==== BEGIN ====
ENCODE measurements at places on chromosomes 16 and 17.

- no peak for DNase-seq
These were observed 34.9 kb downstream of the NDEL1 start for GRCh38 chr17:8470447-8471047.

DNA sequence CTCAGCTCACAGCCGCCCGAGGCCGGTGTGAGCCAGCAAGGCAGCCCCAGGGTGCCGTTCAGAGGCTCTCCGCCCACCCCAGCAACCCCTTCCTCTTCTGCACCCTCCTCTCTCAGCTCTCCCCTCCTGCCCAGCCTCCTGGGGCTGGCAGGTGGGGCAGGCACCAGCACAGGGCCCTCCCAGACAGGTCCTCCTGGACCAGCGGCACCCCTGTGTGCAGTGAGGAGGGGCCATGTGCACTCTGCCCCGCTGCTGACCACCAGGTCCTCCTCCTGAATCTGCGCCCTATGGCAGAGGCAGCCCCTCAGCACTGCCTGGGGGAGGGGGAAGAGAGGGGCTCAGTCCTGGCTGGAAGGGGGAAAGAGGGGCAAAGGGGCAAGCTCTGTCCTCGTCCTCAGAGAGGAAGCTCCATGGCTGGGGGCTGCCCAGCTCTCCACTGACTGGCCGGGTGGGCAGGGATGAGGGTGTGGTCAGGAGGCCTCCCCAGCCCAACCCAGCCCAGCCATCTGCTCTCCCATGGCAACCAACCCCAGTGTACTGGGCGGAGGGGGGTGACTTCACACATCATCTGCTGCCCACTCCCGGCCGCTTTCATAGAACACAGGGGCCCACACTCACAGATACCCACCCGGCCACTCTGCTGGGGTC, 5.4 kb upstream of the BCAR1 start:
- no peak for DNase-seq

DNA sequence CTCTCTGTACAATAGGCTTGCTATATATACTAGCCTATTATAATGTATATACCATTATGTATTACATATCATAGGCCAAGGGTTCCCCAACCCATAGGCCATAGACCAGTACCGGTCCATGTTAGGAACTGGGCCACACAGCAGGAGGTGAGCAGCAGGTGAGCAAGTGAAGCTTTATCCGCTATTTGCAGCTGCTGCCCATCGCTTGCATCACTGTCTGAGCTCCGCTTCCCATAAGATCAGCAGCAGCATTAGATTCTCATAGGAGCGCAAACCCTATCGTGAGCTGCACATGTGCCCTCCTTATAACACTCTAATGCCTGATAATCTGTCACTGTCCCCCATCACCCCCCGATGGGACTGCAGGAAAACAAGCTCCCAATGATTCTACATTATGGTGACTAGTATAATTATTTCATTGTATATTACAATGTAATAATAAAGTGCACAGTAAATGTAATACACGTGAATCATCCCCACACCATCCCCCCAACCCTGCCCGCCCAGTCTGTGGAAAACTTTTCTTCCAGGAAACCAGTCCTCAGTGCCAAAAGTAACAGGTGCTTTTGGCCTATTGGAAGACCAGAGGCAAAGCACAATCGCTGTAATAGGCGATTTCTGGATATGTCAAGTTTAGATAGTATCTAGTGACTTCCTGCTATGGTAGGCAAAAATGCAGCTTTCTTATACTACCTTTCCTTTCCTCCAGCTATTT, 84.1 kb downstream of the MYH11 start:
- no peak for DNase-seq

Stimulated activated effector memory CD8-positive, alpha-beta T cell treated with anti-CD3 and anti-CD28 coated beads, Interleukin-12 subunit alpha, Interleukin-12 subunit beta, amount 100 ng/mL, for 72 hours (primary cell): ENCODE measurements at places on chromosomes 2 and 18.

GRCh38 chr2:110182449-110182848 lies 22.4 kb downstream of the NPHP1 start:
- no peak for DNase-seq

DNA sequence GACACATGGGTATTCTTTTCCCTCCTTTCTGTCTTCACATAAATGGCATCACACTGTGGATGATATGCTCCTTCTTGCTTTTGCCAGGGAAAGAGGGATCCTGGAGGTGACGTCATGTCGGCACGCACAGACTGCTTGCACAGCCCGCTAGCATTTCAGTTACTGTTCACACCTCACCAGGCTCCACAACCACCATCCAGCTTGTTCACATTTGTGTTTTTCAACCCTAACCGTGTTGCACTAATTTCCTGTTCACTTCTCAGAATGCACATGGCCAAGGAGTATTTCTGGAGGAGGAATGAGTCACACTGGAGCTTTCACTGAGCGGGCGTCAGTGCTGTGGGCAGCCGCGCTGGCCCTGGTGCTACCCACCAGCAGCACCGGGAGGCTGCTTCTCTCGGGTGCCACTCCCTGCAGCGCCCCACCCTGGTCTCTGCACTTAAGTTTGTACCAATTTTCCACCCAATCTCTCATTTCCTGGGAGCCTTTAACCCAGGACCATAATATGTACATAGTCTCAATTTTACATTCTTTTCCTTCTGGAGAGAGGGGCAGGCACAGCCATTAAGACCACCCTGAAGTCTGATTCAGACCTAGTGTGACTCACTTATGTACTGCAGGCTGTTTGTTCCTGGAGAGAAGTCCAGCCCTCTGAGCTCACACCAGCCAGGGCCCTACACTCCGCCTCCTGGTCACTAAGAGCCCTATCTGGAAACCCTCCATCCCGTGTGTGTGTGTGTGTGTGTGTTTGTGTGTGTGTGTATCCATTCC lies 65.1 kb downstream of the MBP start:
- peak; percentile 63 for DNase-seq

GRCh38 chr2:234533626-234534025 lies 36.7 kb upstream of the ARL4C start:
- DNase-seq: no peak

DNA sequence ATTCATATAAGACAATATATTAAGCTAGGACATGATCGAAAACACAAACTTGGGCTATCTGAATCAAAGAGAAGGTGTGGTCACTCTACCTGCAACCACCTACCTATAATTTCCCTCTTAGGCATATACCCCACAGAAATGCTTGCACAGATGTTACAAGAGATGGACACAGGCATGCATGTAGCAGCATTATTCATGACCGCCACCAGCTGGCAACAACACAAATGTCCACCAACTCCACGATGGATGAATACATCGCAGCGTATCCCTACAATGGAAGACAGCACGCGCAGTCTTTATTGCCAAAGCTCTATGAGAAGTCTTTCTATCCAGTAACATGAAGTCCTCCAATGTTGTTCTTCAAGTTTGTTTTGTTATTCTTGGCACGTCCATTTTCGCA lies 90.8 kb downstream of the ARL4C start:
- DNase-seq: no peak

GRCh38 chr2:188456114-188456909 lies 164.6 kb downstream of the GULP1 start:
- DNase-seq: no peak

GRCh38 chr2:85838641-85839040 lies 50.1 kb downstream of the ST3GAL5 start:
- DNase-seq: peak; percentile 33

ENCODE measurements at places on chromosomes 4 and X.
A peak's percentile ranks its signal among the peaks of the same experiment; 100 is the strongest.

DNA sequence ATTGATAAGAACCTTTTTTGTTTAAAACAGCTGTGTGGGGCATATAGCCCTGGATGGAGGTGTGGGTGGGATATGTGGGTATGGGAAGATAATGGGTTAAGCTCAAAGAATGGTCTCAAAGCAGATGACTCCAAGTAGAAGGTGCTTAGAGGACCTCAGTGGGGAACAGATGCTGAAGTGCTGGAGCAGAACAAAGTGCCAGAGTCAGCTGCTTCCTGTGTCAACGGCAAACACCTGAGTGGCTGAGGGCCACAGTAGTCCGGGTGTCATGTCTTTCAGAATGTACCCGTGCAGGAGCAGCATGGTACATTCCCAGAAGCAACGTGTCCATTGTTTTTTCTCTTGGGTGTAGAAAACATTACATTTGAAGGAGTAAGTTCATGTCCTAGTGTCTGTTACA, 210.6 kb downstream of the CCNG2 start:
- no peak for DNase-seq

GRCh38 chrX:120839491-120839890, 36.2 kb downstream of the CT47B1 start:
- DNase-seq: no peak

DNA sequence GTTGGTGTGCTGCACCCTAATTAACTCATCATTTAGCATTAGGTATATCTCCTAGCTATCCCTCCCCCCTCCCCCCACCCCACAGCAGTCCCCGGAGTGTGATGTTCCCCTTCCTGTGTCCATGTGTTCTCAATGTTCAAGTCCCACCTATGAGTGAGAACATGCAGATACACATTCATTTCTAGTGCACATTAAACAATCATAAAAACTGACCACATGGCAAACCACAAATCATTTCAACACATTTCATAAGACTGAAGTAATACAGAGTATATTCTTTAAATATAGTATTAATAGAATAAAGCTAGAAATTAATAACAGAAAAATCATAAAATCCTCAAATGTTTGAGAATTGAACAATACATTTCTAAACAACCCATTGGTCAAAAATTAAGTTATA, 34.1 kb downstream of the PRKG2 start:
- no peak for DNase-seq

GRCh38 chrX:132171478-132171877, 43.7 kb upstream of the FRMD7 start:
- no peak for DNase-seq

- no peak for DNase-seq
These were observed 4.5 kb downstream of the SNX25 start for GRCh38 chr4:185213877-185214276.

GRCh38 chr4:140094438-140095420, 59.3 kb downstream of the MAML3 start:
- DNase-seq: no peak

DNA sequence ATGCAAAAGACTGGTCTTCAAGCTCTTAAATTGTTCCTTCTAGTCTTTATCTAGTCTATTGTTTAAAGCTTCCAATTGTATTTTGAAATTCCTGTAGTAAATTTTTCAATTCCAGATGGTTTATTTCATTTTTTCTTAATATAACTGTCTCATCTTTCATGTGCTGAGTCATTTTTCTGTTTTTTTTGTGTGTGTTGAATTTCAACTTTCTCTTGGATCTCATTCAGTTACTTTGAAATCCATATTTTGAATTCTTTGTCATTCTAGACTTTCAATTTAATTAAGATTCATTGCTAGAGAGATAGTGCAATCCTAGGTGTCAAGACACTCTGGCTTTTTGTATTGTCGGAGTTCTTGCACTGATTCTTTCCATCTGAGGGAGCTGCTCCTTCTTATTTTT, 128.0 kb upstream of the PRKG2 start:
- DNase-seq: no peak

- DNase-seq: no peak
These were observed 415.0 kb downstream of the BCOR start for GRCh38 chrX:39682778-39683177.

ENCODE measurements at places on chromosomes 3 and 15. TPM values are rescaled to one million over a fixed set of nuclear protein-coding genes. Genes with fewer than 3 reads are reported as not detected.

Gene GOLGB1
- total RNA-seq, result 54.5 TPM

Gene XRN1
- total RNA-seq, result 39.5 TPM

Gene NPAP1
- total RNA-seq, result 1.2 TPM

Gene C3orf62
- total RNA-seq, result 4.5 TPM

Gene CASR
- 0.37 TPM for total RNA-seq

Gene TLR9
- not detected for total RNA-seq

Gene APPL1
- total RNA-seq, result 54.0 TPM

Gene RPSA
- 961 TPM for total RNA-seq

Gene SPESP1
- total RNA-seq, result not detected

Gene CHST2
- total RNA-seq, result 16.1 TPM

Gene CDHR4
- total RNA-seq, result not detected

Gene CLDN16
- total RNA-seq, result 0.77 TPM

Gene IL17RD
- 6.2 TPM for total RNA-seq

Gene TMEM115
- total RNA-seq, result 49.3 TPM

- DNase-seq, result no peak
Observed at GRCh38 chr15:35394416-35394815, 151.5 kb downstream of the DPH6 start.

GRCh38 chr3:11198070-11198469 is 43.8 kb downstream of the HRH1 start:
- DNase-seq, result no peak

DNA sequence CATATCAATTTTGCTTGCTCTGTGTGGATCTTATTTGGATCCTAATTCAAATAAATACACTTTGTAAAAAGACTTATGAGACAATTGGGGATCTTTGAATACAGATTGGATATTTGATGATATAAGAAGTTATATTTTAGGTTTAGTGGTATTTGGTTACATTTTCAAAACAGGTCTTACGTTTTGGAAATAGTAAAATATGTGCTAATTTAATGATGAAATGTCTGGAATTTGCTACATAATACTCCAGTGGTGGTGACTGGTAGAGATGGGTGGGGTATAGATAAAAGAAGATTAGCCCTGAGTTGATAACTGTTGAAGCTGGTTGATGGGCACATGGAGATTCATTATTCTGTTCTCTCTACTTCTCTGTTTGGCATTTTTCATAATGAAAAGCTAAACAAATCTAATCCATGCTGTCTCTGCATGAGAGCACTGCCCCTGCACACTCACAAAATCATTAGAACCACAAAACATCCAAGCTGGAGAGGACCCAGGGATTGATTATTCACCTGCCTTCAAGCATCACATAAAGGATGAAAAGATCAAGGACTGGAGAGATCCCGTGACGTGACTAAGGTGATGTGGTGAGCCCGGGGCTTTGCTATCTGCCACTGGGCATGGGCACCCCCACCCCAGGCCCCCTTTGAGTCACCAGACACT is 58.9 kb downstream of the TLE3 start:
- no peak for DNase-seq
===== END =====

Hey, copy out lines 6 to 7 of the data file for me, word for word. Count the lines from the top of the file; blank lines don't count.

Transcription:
DNA sequence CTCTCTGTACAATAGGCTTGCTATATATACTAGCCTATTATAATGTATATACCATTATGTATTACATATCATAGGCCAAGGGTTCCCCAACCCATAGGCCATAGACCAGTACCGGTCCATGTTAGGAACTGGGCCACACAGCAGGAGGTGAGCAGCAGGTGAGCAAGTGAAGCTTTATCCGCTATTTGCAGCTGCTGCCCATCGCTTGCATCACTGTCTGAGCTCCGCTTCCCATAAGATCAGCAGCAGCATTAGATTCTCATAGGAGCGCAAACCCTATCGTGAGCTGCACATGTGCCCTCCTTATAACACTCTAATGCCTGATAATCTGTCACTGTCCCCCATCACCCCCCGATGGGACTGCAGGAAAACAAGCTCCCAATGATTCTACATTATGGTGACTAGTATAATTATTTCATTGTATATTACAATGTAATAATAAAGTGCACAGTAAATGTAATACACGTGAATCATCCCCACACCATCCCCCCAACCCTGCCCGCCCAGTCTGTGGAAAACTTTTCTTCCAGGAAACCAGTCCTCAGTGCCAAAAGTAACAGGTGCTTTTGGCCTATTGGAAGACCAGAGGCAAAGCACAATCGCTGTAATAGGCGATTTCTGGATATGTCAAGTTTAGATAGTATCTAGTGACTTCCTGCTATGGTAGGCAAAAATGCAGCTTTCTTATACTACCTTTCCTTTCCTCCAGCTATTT, 84.1 kb downstream of the MYH11 start:
- no peak for DNase-seq